Life lived virtually: It can be amazingly real

Wednesday, 1 July 2020 00:26 -     - {{hitsCtrl.values.hits}}

It’s time to plunge in and live the virtual life fully 

I work out regularly. And my diet has ensured decent results on weight loss and body fat composition. Sometime during the COVID Zoom Session with friends, someone mooted the idea of me doing sessions for them. And I said yes let’s do it. So, I started Gymsutra, a totally non-commercial, daily workout session for friends only. I started it on a whim. And 8-10 friends joined in. Three months on, it’s become quite a great success – in terms of results for my friends and the fun this has been for me.

We started with doing six exercises in an hour. Simple body weight stuff for an hour. Now we do up to 21 exercises in an hour. Many of my friends have shed weight, others have become more mobile and stronger. And each and every one of these sessions are being done virtually on zoom. I have had ‘virtually’ no interaction with them face to face. Yet the virtual experience has created real results for my friends and me.

My aunt stays alone in India. Her only daughter has been in the USA for the last couple of years. When I visited her after her daughter left she was a bit sad but soon she started Skyping and was regularly in touch with her daughter. One interesting incident which happened was the daughter wanted to make lentil curry (she did not learn to while in India) and sought to learn it step by step on Skype. One year later when the daughter came back for a holiday, I asked aunty how it feels to have the daughter at home? Surely, I said it must be amazing. My aunt was happy she said and thought about it a little and said but you know we spend more quality time together when she is not here. There she spends time only with me. When she is here there are so many things needing her attention. I realised the import of what she was saying. She was not complaining about her daughter not giving her sufficient attention while she was in India. She had started living the virtual life as real and was enjoying it completely.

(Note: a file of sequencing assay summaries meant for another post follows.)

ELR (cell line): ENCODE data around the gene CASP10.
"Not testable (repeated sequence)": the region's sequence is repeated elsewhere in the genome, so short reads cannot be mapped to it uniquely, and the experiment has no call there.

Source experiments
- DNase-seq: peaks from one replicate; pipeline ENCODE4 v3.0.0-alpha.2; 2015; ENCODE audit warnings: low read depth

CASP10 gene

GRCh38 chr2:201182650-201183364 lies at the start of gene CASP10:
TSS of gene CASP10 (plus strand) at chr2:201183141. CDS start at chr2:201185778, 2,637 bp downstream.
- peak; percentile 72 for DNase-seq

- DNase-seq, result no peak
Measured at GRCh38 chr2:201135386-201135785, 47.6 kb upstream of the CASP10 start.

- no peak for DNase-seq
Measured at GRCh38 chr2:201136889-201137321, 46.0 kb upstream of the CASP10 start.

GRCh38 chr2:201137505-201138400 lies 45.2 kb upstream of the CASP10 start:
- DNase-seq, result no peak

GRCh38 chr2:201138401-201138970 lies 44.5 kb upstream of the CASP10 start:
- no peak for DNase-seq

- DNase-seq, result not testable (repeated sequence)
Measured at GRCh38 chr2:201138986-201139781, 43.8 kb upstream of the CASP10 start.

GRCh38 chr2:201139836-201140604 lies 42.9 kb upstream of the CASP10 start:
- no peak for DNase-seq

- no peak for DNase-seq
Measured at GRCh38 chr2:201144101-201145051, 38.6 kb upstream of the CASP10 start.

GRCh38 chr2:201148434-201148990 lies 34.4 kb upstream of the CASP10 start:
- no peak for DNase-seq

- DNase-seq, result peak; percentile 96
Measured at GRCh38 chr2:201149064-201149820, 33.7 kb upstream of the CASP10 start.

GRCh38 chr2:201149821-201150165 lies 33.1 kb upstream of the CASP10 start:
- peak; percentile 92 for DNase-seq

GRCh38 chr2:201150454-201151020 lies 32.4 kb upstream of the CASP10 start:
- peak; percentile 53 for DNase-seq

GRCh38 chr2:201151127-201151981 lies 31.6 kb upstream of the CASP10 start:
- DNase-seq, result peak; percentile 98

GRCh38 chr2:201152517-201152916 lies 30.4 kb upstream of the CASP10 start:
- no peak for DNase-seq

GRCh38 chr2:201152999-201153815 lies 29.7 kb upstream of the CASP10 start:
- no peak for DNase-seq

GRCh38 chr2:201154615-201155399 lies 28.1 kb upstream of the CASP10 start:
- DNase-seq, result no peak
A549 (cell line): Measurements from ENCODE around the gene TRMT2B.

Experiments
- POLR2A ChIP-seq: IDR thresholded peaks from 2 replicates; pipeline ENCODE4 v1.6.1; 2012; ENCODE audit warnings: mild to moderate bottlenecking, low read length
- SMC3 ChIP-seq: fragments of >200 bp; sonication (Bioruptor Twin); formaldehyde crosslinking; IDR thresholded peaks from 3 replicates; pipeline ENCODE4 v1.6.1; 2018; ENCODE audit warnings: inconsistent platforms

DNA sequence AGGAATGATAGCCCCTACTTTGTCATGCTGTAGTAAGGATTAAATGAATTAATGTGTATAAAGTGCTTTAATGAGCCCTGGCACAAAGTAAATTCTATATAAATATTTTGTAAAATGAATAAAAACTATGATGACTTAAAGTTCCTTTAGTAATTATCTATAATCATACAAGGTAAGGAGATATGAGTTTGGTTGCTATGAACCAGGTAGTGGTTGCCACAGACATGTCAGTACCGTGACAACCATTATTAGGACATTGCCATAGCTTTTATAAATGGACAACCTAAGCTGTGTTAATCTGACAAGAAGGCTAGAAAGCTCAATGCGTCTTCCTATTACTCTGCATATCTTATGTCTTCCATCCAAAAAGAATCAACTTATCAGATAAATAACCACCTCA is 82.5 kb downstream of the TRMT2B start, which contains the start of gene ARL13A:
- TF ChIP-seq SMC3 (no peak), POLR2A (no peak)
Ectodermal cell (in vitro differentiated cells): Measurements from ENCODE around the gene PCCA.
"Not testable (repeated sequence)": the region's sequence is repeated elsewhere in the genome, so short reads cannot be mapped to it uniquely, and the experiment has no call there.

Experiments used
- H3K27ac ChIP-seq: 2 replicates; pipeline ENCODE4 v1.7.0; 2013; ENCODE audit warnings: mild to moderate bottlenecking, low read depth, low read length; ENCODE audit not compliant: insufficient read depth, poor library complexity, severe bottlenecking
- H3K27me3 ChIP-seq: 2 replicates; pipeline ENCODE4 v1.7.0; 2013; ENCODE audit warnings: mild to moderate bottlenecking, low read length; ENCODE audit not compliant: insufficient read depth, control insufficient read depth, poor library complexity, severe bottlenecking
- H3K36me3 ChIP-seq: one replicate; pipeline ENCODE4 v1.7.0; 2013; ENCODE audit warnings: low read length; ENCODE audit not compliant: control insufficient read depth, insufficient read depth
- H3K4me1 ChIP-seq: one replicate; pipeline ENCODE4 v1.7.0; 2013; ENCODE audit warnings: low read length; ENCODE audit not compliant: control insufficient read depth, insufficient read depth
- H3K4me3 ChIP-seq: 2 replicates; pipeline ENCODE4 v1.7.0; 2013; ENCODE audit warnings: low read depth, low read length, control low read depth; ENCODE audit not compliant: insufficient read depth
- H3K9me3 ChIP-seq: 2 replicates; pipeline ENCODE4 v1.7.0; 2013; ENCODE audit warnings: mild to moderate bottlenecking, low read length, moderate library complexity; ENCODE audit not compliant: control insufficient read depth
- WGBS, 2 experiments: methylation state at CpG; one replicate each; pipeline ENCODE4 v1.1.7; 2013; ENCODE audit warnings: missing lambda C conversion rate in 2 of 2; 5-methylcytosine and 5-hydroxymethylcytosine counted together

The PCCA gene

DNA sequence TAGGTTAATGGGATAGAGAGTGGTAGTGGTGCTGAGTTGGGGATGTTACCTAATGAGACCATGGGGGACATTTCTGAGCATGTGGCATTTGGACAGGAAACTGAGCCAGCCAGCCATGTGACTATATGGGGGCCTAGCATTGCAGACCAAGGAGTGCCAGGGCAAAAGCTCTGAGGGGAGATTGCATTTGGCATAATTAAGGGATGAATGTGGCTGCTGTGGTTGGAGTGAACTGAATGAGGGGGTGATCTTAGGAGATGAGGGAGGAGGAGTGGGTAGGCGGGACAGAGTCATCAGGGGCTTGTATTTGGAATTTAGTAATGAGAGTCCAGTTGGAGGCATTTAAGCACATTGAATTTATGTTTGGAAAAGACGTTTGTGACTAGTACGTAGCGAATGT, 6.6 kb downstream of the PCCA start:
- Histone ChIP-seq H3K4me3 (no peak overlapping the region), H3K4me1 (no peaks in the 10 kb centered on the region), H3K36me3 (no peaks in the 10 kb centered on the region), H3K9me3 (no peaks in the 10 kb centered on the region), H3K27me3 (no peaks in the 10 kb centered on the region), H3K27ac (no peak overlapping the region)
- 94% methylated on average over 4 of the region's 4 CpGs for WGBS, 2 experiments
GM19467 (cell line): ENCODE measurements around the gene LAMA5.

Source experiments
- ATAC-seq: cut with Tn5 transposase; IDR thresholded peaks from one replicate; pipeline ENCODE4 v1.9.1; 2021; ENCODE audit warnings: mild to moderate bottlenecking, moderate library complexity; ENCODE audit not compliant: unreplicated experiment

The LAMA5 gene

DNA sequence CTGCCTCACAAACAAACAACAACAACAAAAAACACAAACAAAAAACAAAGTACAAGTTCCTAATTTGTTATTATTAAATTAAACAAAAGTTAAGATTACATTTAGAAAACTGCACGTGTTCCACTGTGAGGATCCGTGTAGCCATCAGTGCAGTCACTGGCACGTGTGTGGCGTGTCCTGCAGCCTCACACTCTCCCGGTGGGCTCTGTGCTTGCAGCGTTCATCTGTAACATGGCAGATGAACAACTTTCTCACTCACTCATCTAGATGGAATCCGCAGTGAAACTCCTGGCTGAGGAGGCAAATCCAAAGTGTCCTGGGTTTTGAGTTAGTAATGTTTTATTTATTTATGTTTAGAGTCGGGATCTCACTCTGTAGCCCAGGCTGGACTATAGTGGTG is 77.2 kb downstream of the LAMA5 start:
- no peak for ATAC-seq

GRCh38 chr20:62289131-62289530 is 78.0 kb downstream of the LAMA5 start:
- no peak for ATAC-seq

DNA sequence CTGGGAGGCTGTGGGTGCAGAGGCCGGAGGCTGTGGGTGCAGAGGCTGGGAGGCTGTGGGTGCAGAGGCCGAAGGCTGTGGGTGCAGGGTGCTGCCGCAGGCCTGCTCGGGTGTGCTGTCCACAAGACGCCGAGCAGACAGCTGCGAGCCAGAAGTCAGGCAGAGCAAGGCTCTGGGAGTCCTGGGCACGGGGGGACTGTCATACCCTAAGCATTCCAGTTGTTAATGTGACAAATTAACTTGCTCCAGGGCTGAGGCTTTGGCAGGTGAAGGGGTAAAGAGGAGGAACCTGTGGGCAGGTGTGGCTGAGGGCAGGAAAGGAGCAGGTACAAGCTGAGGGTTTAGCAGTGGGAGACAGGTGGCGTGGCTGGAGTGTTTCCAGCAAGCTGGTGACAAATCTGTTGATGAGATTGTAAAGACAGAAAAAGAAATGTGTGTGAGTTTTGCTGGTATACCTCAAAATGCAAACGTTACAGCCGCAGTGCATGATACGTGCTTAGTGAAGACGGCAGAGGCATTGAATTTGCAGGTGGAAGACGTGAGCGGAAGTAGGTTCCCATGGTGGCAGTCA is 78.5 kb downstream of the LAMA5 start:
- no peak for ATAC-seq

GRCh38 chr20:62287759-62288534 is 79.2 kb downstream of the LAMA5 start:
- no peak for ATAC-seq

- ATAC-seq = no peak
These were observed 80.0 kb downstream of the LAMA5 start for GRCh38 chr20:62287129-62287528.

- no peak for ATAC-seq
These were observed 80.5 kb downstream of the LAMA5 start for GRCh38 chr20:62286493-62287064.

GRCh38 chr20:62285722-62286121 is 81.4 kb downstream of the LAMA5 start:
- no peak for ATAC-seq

During these COVID days, we have a group of local friends and we meet fairly regularly on zoom. The games we have played together include pictionary, dumb charades and jumbling words and guessing the right words, etc. Recently we got on FaceApp and got the female versions of all the guys and male versions of all the girls. As is often felt the male versions of the girls looked very similar to their own sons and the female version of the guys resembled their daughters in some cases. Point is we have been socialising in the real world for years but in the last three months we have recognised hidden talents of our friends and many of their deep-seated characteristics much more than before. The virtual world which we all now cohabit has generated deeper insights about one another than did the real world. 

As an agency team, we are bonding like never before on our WhatsApp group. Someone from the team posted a video of herself doing a kathak dance. People were amazed at the quality of the dance. Over time we have discovered singers, pianists, a guitar player and awesome talents hitherto unknown. Clear personalities are emerging – the serious data and analysis provider, the local content sharer, the international news expert, the industry gossip one. While they reflect their own individual personalities, the whole team has visibility to individuals and their unique skills and abilities. Pre-COVID these people were seen and recognised in the silos of their own teams. Now everyone is privy to one another’s skills, talents and quirks. The WhatsApp group interactions have unravelled personalities and created more intimacy in our office teams.